Pro Musica Nipponia
Japanese English

Shamisen is categorized into the "Lute-family" instrument, has long neck, three strings, and no frets. The neck is connected into the body, which covered with stretched skin of dogs or cats. We can play it with a large plectrum.
In Japan, there are many varieties of shamisen. Each type of Shamisen has the different size of neck and body. In this section, we will explain about "Hosozao Shamisen (a thin neck Shamisen)" and "Hutozao Shamisen (a thick neck samisen)", which ordinarily used in ensemble of us; Pro Musica Nipponia.

[Tuning and the range of tone]

Each strings of Shamisen called "I (one)"-"II (two)"-"III (three)" from the string of lower tone. We don't tune it in absolute pitch. In the case of "Hosozao Shamisen", the "I" string is tuned from H to D (When the tension of string is loosed, it can sound smaller volume tone. Oppositely, when strongly tightened, it may snap.) Otherwise, In the case of "Hutozao Shamisen", the "I" string is tuned from G to A. (It is common that the tuning tones of Shamisen are noted in staff with "8" under G-Clef)
Hosozao Shamisen Hutozao Shamisen
The range of tone is about as follows;
Hosozao Shamisen Hutozao Shamisen
When we play traditional Japanese music, we ordinarily use the tuning styles named "Hon-cyoshi", "Ni-agari", and "San-sagari". In these styles, as every string is tuned to harmonic overtone, they harmonizes each other in natural. When we play modern music, we seldom use the tuning style with Augment 4th. Though we can change the tuning of shamisen in the middle of music, it takes a few minutes to make the tone steady.

[Playing Techniques]
1. Left-Hands Techniques
(1) Hajiki Filliping with left-hand's fingers, without a plectrum
(2) Suri, Koki Moving the left-hand's finger, in order to change the remains of tone.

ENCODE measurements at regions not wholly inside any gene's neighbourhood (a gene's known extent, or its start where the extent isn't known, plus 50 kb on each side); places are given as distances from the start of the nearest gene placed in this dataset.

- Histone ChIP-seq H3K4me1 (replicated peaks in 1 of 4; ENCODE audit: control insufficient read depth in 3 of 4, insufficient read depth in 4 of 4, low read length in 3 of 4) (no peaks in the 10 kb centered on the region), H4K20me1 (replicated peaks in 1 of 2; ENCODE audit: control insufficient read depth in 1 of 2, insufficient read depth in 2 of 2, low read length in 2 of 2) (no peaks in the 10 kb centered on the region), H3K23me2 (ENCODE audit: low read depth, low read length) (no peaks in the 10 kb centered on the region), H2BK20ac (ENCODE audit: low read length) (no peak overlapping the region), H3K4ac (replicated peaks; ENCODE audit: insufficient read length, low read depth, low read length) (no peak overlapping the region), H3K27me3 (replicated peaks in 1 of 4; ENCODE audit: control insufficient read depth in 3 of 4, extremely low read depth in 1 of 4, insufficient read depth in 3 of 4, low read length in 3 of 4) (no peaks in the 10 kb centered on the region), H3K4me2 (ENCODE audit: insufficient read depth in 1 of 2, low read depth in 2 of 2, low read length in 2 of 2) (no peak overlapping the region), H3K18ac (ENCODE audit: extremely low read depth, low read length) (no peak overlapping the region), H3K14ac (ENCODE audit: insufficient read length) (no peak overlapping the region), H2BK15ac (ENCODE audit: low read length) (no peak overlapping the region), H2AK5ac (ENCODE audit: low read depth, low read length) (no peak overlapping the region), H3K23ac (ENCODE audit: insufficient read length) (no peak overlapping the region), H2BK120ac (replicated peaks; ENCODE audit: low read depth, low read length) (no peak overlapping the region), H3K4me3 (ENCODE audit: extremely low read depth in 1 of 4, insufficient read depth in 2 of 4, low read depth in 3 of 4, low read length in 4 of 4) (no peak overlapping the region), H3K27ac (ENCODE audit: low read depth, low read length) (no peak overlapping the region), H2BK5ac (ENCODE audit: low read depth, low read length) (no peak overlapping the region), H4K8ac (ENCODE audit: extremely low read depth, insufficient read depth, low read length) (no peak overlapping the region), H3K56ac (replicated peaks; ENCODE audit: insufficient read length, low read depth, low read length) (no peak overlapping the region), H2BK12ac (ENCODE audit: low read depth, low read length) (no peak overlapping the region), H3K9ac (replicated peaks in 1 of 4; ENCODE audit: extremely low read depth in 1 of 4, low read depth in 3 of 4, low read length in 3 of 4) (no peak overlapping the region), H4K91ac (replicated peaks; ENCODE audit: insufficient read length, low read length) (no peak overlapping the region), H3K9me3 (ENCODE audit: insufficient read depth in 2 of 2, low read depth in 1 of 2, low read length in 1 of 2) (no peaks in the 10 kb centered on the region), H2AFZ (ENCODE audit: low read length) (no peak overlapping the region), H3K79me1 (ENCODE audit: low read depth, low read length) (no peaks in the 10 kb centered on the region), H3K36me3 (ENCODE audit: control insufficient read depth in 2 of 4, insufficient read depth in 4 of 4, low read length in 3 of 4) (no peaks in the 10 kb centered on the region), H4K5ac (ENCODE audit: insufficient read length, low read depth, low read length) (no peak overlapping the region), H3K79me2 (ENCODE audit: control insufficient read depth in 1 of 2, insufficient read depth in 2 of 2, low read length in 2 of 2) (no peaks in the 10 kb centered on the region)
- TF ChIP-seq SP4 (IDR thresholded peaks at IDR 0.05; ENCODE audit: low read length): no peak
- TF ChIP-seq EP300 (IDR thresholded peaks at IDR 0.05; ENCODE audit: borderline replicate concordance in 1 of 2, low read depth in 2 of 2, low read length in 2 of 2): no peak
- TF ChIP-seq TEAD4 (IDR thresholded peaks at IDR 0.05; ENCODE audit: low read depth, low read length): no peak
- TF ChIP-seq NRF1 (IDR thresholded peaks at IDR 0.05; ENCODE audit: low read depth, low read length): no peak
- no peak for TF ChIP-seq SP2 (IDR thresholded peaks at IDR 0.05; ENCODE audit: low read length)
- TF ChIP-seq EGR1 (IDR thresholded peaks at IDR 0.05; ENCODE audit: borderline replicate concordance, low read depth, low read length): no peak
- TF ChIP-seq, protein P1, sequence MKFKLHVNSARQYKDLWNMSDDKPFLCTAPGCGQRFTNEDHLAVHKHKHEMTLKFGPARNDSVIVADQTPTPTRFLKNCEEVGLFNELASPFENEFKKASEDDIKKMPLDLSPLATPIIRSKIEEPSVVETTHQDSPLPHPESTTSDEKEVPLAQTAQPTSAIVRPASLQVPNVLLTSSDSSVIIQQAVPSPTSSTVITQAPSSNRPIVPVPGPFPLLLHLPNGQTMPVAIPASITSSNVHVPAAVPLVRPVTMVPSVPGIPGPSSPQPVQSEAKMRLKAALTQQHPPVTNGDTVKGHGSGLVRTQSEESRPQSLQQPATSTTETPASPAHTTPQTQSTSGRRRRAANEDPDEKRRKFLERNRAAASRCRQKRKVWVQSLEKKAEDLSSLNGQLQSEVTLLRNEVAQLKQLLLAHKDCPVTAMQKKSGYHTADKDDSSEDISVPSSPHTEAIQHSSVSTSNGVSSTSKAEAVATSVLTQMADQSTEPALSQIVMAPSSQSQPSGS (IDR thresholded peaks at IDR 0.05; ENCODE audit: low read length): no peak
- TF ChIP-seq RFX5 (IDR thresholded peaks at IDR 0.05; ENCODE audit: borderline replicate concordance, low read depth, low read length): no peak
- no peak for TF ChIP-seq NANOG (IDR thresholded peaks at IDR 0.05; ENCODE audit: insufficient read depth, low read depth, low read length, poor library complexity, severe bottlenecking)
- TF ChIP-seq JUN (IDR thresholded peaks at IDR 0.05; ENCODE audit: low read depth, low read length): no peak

(3) Uchi Tapping on the string with left-hand's fingers.
(4)Ura-hajiki Filliping the string with left-hand's three fingers.

2. Right-Hands Techniques
(1)(Ordinary performing)
Striking a string downward with a plectrum.
Picking a string up from the surface of body with a plectrum. (We can play a sound like tremolo, when we repeat quickly striking it down and picking up. But it's not easy to play)
Flipping a string with a right-hand finger without a plectrum. (It's noted as "pizz.")
Sliding a plectrum on strings quickly.

3. Both-Hands Techniques
(1) Sukui + Hajiki
Striking a string downward with a plectrum, then picking it up, and then flipping it with a left-hand finger. We often use this technique for fast passage.
(2) Kokashi + Hajiki
Striking two strings downward with a plectrum, then flipping one with a left-hand finger. After that we can pick it up.
(3) Kakebachi
Flipping a string with a left-hand finger, while muting its sound by pressing a plectrum on the string.

4. Other notes about Shamisen
(1) Sawari
"Sawari" is a noisy sound we can hear when we play "I" in open string. If we tune the "II" or "III" string to harmonic overtone of "I" string, it sounds when we play "II", "III" in open string.

(2) Difficulty of Jumping tone
Shamisen has no fret and very long neck, it's difficult for us to move the finger very wide position. When we play a fast passage, open strings are very useful.

(3) Performing multi-tones
It's difficult to use two or more positions on Shamisen's strings. Otherwise, it's easy to play multi tones with open strings.
(We can sound double-stop, only in slow tempo, and using neat position on the neck.)

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